International Fresh Produce Association releases new reports studying the impact of agriculture labour crisis on food security

Picking grapes United States labour Adobe Stock

The International Fresh Produce Association (IFPA) has released two new reports underscoring the impact of the agricultural labour crisis on the fresh produce industry and US food security.

The reports, conducted by Texas A&M University, Center for North American Studies, and leading agricultural experts, concluded that unless Congress acted quickly, US consumers would rely on overseas countries to meet their food needs, jeopardising food security and national security.

“Out-of-control labour costs threaten to upend our food supply chain and push America’s fresh produce industry into crisis,” said IFPA chief executive Cathy Burns.

“These reports underscore the urgent need for congressional action to provide relief to growers and reform current regulations that expose employers to liabilities outside of their direct control and allow workers to receive wages for work they have not done.”

A decreased domestic labour pool, increased reliance on the H-2A Visa programme, and the programme’s flawed wage calculation had “dramatically impacted” the cost and availability of labour, pricing US growers out of the market, the report stated.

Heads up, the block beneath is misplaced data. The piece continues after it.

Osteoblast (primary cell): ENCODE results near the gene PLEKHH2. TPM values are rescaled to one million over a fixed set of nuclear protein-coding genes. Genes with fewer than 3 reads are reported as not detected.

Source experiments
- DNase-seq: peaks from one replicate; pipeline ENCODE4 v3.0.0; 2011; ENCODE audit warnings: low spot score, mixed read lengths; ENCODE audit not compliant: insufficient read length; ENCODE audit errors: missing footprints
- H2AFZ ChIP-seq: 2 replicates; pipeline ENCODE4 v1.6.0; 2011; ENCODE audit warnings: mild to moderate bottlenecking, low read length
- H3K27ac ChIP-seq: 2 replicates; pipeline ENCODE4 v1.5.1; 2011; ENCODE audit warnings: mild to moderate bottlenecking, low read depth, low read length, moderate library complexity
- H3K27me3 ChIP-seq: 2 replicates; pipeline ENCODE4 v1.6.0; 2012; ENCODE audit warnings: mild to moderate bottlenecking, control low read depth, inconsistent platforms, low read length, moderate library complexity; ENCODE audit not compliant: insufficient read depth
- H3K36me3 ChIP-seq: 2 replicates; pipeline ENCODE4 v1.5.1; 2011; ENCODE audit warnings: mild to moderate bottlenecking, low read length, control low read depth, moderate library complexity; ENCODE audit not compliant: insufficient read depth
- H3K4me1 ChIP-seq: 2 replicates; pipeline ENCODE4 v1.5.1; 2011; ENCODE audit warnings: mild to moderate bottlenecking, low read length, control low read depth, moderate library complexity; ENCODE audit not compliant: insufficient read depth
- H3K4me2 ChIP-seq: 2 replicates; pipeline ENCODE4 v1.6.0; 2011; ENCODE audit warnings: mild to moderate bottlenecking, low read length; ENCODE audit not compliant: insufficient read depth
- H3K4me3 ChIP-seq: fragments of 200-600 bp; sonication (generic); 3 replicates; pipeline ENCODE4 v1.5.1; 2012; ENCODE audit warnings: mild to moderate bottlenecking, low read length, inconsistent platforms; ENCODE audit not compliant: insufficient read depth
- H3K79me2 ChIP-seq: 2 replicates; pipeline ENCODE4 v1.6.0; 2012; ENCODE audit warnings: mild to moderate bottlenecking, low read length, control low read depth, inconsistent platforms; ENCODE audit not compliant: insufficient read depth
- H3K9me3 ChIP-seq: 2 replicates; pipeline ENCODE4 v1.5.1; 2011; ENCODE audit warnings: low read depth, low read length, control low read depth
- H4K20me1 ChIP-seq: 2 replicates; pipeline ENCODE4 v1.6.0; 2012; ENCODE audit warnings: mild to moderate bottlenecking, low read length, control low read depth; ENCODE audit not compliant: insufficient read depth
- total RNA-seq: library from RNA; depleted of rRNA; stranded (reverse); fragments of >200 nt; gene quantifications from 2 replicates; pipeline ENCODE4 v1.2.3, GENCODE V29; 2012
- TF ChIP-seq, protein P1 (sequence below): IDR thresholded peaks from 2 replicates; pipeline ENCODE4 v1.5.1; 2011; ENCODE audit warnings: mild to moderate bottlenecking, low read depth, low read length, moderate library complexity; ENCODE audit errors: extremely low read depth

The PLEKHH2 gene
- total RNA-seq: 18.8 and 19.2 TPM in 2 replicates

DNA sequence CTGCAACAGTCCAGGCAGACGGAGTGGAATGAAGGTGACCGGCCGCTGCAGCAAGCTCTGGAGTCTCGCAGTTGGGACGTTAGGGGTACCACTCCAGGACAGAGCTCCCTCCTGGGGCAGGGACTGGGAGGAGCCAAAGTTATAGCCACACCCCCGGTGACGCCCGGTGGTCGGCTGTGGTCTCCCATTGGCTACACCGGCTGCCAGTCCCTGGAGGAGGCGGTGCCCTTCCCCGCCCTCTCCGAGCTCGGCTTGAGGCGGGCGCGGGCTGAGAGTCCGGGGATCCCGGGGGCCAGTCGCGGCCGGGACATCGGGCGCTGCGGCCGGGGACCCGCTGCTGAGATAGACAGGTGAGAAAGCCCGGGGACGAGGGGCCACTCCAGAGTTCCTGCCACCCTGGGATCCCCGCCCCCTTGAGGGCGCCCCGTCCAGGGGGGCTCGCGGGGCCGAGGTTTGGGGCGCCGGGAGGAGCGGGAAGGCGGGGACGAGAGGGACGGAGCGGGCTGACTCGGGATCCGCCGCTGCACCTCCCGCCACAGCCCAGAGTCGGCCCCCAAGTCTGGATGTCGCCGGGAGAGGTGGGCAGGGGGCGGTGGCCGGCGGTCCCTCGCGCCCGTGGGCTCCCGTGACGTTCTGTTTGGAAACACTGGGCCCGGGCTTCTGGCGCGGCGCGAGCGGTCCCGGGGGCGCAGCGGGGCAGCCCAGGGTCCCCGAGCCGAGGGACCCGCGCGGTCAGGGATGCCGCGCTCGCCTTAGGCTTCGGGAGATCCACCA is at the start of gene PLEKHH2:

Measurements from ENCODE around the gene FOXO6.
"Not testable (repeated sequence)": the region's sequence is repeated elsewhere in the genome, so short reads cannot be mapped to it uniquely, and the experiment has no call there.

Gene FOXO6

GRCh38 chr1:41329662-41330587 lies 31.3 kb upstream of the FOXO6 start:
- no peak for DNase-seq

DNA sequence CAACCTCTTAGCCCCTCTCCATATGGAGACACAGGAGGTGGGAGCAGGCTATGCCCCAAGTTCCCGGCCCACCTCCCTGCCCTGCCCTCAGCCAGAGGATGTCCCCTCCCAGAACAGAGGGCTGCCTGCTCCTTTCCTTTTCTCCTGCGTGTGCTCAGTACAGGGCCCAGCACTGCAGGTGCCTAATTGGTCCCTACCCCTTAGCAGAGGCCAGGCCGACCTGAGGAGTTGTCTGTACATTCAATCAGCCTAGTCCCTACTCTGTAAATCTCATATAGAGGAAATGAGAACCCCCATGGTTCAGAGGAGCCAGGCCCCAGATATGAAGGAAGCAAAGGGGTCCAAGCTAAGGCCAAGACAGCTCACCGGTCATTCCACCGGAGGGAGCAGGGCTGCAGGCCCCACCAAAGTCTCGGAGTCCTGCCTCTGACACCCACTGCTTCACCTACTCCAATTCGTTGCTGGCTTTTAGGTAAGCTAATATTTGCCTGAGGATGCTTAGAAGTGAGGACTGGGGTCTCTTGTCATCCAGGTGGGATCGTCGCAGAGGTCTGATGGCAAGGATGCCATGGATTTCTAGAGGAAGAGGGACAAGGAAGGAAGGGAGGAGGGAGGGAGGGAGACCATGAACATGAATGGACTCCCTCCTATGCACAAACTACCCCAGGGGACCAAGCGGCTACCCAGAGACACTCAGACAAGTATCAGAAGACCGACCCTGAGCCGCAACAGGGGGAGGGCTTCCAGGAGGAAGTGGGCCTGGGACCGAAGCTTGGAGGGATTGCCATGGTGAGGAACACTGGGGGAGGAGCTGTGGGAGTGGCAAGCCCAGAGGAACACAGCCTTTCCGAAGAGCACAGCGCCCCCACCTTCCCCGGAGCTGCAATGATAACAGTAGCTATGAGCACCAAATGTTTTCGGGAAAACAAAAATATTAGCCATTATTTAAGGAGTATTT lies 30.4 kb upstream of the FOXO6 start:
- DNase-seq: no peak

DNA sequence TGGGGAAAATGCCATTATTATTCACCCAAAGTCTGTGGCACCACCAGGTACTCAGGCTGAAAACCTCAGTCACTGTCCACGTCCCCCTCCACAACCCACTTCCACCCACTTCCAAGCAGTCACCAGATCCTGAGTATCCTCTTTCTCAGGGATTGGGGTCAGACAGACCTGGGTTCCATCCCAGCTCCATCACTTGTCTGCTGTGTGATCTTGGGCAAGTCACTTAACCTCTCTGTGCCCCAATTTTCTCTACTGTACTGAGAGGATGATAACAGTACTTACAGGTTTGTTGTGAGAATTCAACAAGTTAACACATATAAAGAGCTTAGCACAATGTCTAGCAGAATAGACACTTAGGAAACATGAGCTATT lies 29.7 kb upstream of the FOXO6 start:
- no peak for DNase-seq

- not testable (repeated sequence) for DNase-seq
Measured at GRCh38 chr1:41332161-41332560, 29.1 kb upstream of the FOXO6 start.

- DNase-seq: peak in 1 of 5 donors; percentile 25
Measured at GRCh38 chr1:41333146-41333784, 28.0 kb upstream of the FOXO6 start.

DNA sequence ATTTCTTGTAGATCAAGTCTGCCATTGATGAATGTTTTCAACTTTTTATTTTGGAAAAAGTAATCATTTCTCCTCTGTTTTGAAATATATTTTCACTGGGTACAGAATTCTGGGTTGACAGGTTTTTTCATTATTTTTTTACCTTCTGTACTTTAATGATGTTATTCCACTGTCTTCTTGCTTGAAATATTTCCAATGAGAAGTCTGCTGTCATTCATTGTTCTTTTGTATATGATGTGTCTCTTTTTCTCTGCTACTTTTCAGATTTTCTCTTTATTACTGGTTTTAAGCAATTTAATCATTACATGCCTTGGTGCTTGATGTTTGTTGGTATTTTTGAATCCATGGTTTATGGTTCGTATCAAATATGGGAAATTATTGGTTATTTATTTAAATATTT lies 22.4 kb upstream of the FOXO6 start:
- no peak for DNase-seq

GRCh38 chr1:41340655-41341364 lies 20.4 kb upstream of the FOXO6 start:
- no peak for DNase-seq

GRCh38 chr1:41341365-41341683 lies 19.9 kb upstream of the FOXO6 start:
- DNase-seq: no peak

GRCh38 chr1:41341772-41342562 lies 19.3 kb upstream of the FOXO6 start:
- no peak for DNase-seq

The report also found that the average farmer was unable to access 21 per cent of their necessary workforce; reliance on the H-2A Visa programme had surged by 300 per cent since 2012, representing 10-15 per cent of all agricultural labour jobs; and jobs certified by the H-2A Visa programme represented 10 to 15 per cent of all agricultural jobs today.

Looking at fruit, the report said that since 2020, a larger share of the total supply of fresh fruit in the US was imported than grown domestically.

In 2000, 37 per cent of fruits were imported, up to 55 per cent in 2022, and in 2022, fruit imports were 29 per cent of the total supply, up from 9.5 per cent in 2000.

Farm wages had grown more than 20 per cent due to increases in the Adverse Effect Wage Rate (AEWR), the minimum hourly wage the Department of Labor requires employers to pay H-2A workers, ”which often does not match local market conditions” IFPA said.

The financial strain on growers and reduced competitiveness in the international market was poised to impact consumers with significantly increased prices for domestically grown produce, it continued.

The House of Representatives and Senate are considering several pieces of legislation that would address various issues with the H-2A programme.

”From burdening consumers with high costs and hindering nutritional accessibility to increasing dependence on foreign nations to secure our food supply, the consequences of delayed action on the agricultural labour crisis are far-reaching,” IFPA stated.